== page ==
Religion & Faith

A Student-led publication, VistA exists to promote the voices of North Park students through thoughtful and engaging DIALOGUE via the written word.

An Ode to Breaking

An Ode to Breaking

This piece was written by Seanna Wong. Read her bio.

I was raised in a Covenant church in Miami, Florida - Kingdom Covenant. My mother began going to Kingdom when I wasn’t yet a year old.  She says that a member of the church knocked on our front door one day, as she held me in arm, and asked if she had a “church home”.  Soon she became a visitor,  a faithful member,  joined the choir,  and later became a minister of the Gospel.

  A view of church on a rainy Sunday, Wong 2017

A view of church on a rainy Sunday, Wong 2017

My life was comfortably etched in the stone walls of my church. I recall staring at the figures of angels and a shimmering and coming Jesus in the stained glass of the windows. I can feel the carpet under my bare feet in praise dance rehearsals. I can taste the sweet and tangy flavors of church bake sales. I can feel the hot heat of Summer Youth Jams, the exhaustion of having to wake up for Sunday school, and the anxiety of rifling through youth group social dynamics I could not yet name.

  Me on the right, aged five, outside of Kingdom Covenant Ministries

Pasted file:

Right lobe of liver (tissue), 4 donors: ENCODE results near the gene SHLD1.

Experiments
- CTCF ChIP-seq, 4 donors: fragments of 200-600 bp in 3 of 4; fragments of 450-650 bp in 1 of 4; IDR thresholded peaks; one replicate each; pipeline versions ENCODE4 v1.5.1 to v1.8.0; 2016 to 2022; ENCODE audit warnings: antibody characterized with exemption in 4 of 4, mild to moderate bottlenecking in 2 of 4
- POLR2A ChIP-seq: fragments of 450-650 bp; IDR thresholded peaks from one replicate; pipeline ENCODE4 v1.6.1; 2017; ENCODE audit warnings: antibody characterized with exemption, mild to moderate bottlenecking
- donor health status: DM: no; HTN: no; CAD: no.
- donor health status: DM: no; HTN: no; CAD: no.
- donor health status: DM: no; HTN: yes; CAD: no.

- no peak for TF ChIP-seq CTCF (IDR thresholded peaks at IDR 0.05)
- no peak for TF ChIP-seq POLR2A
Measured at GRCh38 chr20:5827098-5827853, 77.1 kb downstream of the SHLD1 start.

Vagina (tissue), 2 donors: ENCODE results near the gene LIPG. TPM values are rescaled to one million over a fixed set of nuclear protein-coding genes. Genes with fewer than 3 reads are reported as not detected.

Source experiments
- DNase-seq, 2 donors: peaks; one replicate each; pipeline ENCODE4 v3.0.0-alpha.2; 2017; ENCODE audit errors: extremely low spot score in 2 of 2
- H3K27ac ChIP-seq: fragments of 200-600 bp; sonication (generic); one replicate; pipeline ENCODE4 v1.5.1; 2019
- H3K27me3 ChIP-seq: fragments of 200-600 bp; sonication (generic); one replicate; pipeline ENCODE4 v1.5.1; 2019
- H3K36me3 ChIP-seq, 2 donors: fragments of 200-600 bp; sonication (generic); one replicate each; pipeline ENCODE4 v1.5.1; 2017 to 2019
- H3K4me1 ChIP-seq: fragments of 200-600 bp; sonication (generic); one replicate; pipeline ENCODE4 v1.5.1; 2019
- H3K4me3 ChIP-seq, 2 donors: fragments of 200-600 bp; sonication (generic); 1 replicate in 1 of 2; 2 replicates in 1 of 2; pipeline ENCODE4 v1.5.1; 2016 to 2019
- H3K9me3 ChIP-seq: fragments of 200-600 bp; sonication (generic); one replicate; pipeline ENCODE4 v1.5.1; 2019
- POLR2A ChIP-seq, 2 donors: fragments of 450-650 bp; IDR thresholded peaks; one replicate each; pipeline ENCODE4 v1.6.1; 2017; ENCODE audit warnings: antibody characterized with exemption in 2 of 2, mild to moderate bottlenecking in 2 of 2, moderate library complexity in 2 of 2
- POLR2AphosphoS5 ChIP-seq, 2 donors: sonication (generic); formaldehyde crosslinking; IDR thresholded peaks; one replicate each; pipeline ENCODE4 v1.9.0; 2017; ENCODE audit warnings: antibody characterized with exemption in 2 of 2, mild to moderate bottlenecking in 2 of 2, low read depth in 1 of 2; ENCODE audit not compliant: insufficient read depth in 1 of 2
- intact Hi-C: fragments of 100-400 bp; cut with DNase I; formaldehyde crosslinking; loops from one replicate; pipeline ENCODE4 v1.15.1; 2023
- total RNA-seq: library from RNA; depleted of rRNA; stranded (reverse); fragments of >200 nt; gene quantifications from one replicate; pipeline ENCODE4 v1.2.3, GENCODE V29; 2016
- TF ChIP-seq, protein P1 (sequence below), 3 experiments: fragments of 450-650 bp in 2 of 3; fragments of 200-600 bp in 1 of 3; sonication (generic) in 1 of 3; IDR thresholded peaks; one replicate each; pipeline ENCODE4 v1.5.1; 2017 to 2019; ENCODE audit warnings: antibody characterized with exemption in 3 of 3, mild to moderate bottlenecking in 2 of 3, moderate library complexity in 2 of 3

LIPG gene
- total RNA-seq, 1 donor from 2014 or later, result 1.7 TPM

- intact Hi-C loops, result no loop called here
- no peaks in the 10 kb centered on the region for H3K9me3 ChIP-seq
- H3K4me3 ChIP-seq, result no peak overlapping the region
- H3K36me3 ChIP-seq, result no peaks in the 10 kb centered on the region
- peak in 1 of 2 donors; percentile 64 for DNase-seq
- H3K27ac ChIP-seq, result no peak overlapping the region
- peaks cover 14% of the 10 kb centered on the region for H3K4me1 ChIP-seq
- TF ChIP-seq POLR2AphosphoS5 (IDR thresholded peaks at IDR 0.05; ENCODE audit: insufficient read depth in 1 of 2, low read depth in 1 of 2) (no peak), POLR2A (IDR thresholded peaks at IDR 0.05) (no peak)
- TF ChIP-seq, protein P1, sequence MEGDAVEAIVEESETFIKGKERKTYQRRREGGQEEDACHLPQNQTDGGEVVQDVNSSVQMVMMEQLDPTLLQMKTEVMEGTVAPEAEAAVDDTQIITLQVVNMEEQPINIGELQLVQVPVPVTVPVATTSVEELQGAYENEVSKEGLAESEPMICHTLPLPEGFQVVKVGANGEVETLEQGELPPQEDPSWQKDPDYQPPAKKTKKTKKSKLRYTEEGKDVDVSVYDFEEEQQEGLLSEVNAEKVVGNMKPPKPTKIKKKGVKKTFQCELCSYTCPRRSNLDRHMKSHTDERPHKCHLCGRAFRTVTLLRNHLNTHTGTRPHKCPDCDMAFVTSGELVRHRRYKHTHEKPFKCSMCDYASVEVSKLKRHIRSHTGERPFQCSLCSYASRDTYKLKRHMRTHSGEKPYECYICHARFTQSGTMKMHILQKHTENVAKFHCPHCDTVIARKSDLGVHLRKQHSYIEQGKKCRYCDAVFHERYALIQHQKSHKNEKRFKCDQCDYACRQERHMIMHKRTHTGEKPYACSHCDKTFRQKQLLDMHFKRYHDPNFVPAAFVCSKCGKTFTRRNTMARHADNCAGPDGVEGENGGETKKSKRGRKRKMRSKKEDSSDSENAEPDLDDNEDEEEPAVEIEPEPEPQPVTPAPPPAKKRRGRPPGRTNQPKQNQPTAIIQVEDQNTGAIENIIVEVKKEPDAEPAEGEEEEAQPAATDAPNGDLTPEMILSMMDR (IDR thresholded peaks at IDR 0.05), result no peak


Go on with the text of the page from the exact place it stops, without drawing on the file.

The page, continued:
Me on the right, aged five, outside of Kingdom Covenant Ministries

There were infamous “shut ins” where rambunctious twelve through sixteen year olds would write letters to their future selves and learn to think of God as more than a figure in a story that was vengeful or jealous, but as a person that just wants to get to know them. We’d eat too many sweets and rival over who seemed the holiest and who didn’t want to be seen at all. We’d spiritualize our everyday and say we wanted to be “Jesus Freaks” who taught by example. We were young and eager to know more about this God our parents fawned over, testified was good to them, and wept at the alter for and to. I wanted so badly to understand how powerful the Holy Spirit was that one would set aside a prayer closet just to have a space and time alone with him, the Father, and the Son. I played church at home and pretended to pastor at a makeshift podium in my room, attempting to mimic experience just as children play house.

I believed I was Christian when I decided to come to North Park. I called myself that when I drove over a thousand miles from Miami to Chicago in a minivan with my family and all of my belongings. The word ‘Christian’ was under the religion section on my Facebook profile when I arrived in the city on a rainy and overcast afternoon, but I hadn’t yet really known God. I’d been introduced, helped, prayed over, and forgiven, but I hadn’t taken the time to know him and learn his voice outside of what I knew and what was comfortable. Yet, I’d like to think that my move, my growing up, and my coming to North Park provided, in some of the roughest ways, the opportunity for me to get to know God outside of my own comfort zone.